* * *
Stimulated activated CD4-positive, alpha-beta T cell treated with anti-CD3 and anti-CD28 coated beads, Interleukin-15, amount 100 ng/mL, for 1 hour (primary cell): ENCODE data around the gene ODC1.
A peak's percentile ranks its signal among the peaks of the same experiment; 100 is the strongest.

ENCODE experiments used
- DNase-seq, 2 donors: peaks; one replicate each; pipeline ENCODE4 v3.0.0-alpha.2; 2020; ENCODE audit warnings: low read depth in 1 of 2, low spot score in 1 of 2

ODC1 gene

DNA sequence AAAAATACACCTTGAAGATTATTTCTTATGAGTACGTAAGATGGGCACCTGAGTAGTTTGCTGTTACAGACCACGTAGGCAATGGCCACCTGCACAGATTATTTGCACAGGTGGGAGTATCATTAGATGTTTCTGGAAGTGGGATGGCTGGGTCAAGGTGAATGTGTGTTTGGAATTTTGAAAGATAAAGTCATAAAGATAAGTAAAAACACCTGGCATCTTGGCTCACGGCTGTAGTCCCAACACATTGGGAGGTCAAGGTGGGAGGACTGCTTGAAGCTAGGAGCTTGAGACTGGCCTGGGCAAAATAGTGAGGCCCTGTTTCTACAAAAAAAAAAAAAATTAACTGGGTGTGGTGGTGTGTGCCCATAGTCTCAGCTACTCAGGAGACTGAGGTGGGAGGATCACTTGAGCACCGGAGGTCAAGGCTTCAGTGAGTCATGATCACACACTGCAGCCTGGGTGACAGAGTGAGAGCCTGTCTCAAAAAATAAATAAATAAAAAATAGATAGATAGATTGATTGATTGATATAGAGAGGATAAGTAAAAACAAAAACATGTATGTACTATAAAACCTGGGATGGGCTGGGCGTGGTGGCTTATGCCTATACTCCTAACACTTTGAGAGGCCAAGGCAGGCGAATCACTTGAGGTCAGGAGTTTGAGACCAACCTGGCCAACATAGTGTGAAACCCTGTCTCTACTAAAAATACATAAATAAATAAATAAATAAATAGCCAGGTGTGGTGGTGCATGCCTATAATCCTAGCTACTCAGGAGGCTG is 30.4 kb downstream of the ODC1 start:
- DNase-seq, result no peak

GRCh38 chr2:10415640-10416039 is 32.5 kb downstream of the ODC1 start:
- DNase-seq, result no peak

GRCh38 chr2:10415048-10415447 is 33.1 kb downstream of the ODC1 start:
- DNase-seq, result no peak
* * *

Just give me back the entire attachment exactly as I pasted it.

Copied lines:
Stimulated activated CD4-positive, alpha-beta T cell treated with anti-CD3 and anti-CD28 coated beads, Interleukin-15, amount 100 ng/mL, for 1 hour (primary cell): ENCODE data around the gene ODC1.
A peak's percentile ranks its signal among the peaks of the same experiment; 100 is the strongest.

ENCODE experiments used
- DNase-seq, 2 donors: peaks; one replicate each; pipeline ENCODE4 v3.0.0-alpha.2; 2020; ENCODE audit warnings: low read depth in 1 of 2, low spot score in 1 of 2

ODC1 gene

DNA sequence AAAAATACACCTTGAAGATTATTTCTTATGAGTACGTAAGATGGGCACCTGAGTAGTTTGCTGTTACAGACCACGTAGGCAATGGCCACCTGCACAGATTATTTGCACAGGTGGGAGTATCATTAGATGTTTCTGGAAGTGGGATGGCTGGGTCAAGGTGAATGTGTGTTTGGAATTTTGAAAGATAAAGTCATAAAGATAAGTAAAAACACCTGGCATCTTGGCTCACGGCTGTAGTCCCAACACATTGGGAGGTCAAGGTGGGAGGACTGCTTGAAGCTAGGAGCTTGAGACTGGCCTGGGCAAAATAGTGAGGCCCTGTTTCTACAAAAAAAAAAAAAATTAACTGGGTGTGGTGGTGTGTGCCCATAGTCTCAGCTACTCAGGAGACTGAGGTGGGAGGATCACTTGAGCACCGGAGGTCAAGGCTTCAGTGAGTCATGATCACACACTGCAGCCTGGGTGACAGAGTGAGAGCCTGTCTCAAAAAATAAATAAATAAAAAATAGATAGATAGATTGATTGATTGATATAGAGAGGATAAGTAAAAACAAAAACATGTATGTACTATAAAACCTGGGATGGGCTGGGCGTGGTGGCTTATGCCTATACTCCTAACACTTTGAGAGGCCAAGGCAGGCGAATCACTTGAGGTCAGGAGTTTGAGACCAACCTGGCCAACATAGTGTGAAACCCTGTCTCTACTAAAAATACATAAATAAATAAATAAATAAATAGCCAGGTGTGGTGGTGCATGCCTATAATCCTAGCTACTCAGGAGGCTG is 30.4 kb downstream of the ODC1 start:
- DNase-seq, result no peak

GRCh38 chr2:10415640-10416039 is 32.5 kb downstream of the ODC1 start:
- DNase-seq, result no peak

GRCh38 chr2:10415048-10415447 is 33.1 kb downstream of the ODC1 start:
- DNase-seq, result no peak